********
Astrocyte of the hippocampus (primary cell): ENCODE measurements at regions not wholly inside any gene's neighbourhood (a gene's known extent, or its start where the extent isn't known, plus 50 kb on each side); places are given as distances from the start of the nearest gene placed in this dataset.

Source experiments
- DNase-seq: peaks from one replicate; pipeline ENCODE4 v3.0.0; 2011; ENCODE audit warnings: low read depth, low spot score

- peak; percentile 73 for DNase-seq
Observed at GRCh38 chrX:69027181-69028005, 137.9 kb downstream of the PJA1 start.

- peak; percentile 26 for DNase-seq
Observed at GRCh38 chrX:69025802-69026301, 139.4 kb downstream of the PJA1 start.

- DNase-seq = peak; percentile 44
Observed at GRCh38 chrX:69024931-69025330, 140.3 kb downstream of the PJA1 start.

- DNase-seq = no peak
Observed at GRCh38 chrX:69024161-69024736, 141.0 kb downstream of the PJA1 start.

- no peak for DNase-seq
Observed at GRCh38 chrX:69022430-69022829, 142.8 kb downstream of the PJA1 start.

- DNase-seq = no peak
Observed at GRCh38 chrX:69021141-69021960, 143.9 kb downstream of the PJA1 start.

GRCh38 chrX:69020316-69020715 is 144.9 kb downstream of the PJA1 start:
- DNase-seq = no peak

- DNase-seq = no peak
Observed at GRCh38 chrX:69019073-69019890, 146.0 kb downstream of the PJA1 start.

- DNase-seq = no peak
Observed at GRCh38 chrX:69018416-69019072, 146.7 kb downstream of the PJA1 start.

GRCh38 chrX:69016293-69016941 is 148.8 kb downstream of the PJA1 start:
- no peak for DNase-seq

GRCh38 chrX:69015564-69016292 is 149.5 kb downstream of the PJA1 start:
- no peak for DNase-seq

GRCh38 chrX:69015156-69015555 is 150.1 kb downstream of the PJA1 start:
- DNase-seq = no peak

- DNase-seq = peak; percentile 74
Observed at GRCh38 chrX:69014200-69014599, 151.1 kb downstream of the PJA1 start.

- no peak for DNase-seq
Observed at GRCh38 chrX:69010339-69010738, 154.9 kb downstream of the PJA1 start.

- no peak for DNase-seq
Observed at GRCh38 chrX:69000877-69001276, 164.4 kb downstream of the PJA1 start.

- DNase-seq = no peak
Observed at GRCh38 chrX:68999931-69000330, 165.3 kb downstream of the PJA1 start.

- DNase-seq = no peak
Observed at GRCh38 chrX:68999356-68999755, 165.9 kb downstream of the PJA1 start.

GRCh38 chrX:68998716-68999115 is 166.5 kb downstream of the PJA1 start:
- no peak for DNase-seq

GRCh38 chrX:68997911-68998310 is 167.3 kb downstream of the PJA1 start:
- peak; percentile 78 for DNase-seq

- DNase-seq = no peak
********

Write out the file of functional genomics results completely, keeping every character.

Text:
Astrocyte of the hippocampus (primary cell): ENCODE measurements at regions not wholly inside any gene's neighbourhood (a gene's known extent, or its start where the extent isn't known, plus 50 kb on each side); places are given as distances from the start of the nearest gene placed in this dataset.

Source experiments
- DNase-seq: peaks from one replicate; pipeline ENCODE4 v3.0.0; 2011; ENCODE audit warnings: low read depth, low spot score

- peak; percentile 73 for DNase-seq
Observed at GRCh38 chrX:69027181-69028005, 137.9 kb downstream of the PJA1 start.

- peak; percentile 26 for DNase-seq
Observed at GRCh38 chrX:69025802-69026301, 139.4 kb downstream of the PJA1 start.

- DNase-seq = peak; percentile 44
Observed at GRCh38 chrX:69024931-69025330, 140.3 kb downstream of the PJA1 start.

- DNase-seq = no peak
Observed at GRCh38 chrX:69024161-69024736, 141.0 kb downstream of the PJA1 start.

- no peak for DNase-seq
Observed at GRCh38 chrX:69022430-69022829, 142.8 kb downstream of the PJA1 start.

- DNase-seq = no peak
Observed at GRCh38 chrX:69021141-69021960, 143.9 kb downstream of the PJA1 start.

GRCh38 chrX:69020316-69020715 is 144.9 kb downstream of the PJA1 start:
- DNase-seq = no peak

- DNase-seq = no peak
Observed at GRCh38 chrX:69019073-69019890, 146.0 kb downstream of the PJA1 start.

- DNase-seq = no peak
Observed at GRCh38 chrX:69018416-69019072, 146.7 kb downstream of the PJA1 start.

GRCh38 chrX:69016293-69016941 is 148.8 kb downstream of the PJA1 start:
- no peak for DNase-seq

GRCh38 chrX:69015564-69016292 is 149.5 kb downstream of the PJA1 start:
- no peak for DNase-seq

GRCh38 chrX:69015156-69015555 is 150.1 kb downstream of the PJA1 start:
- DNase-seq = no peak

- DNase-seq = peak; percentile 74
Observed at GRCh38 chrX:69014200-69014599, 151.1 kb downstream of the PJA1 start.

- no peak for DNase-seq
Observed at GRCh38 chrX:69010339-69010738, 154.9 kb downstream of the PJA1 start.

- no peak for DNase-seq
Observed at GRCh38 chrX:69000877-69001276, 164.4 kb downstream of the PJA1 start.

- DNase-seq = no peak
Observed at GRCh38 chrX:68999931-69000330, 165.3 kb downstream of the PJA1 start.

- DNase-seq = no peak
Observed at GRCh38 chrX:68999356-68999755, 165.9 kb downstream of the PJA1 start.

GRCh38 chrX:68998716-68999115 is 166.5 kb downstream of the PJA1 start:
- no peak for DNase-seq

GRCh38 chrX:68997911-68998310 is 167.3 kb downstream of the PJA1 start:
- peak; percentile 78 for DNase-seq

- DNase-seq = no peak